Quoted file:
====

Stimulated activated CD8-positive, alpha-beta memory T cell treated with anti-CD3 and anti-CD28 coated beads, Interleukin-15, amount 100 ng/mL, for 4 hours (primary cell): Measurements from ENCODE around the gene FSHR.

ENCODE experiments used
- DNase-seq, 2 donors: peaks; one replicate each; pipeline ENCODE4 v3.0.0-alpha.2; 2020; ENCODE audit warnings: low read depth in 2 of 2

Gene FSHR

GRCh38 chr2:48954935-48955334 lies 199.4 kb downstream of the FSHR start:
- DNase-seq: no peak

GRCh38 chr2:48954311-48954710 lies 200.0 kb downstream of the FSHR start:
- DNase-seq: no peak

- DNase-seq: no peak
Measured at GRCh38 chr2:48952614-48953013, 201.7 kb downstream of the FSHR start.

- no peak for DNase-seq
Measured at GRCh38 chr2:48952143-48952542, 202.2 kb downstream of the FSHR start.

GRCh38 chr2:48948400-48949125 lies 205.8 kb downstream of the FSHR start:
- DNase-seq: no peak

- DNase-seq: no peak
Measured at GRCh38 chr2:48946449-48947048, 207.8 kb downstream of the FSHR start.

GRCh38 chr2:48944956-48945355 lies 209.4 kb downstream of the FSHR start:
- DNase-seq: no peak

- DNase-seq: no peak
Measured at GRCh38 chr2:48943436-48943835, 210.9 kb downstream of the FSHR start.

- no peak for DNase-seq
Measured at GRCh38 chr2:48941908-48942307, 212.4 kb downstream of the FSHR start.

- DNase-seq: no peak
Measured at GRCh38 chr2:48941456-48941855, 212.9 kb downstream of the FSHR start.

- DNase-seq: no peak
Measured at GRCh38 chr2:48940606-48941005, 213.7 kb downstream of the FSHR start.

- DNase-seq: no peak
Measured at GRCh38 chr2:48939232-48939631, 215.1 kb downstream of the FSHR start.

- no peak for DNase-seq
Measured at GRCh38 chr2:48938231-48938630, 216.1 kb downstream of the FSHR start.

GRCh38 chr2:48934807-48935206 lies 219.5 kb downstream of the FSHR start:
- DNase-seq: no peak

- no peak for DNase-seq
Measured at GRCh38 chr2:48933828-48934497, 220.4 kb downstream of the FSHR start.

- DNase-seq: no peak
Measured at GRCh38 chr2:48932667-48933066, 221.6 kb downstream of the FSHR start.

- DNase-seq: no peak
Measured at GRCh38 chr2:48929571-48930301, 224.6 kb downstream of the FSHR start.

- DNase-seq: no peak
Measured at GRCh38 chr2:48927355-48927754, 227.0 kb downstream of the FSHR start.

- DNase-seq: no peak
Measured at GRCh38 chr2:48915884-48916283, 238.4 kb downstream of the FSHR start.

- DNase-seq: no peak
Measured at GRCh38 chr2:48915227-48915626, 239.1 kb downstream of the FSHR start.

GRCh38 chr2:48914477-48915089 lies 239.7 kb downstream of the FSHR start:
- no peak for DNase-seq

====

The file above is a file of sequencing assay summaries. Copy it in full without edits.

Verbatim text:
Stimulated activated CD8-positive, alpha-beta memory T cell treated with anti-CD3 and anti-CD28 coated beads, Interleukin-15, amount 100 ng/mL, for 4 hours (primary cell): Measurements from ENCODE around the gene FSHR.

ENCODE experiments used
- DNase-seq, 2 donors: peaks; one replicate each; pipeline ENCODE4 v3.0.0-alpha.2; 2020; ENCODE audit warnings: low read depth in 2 of 2

Gene FSHR

GRCh38 chr2:48954935-48955334 lies 199.4 kb downstream of the FSHR start:
- DNase-seq: no peak

GRCh38 chr2:48954311-48954710 lies 200.0 kb downstream of the FSHR start:
- DNase-seq: no peak

- DNase-seq: no peak
Measured at GRCh38 chr2:48952614-48953013, 201.7 kb downstream of the FSHR start.

- no peak for DNase-seq
Measured at GRCh38 chr2:48952143-48952542, 202.2 kb downstream of the FSHR start.

GRCh38 chr2:48948400-48949125 lies 205.8 kb downstream of the FSHR start:
- DNase-seq: no peak

- DNase-seq: no peak
Measured at GRCh38 chr2:48946449-48947048, 207.8 kb downstream of the FSHR start.

GRCh38 chr2:48944956-48945355 lies 209.4 kb downstream of the FSHR start:
- DNase-seq: no peak

- DNase-seq: no peak
Measured at GRCh38 chr2:48943436-48943835, 210.9 kb downstream of the FSHR start.

- no peak for DNase-seq
Measured at GRCh38 chr2:48941908-48942307, 212.4 kb downstream of the FSHR start.

- DNase-seq: no peak
Measured at GRCh38 chr2:48941456-48941855, 212.9 kb downstream of the FSHR start.

- DNase-seq: no peak
Measured at GRCh38 chr2:48940606-48941005, 213.7 kb downstream of the FSHR start.

- DNase-seq: no peak
Measured at GRCh38 chr2:48939232-48939631, 215.1 kb downstream of the FSHR start.

- no peak for DNase-seq
Measured at GRCh38 chr2:48938231-48938630, 216.1 kb downstream of the FSHR start.

GRCh38 chr2:48934807-48935206 lies 219.5 kb downstream of the FSHR start:
- DNase-seq: no peak

- no peak for DNase-seq
Measured at GRCh38 chr2:48933828-48934497, 220.4 kb downstream of the FSHR start.

- DNase-seq: no peak
Measured at GRCh38 chr2:48932667-48933066, 221.6 kb downstream of the FSHR start.

- DNase-seq: no peak
Measured at GRCh38 chr2:48929571-48930301, 224.6 kb downstream of the FSHR start.

- DNase-seq: no peak
Measured at GRCh38 chr2:48927355-48927754, 227.0 kb downstream of the FSHR start.

- DNase-seq: no peak
Measured at GRCh38 chr2:48915884-48916283, 238.4 kb downstream of the FSHR start.

- DNase-seq: no peak
Measured at GRCh38 chr2:48915227-48915626, 239.1 kb downstream of the FSHR start.

GRCh38 chr2:48914477-48915089 lies 239.7 kb downstream of the FSHR start:
- no peak for DNase-seq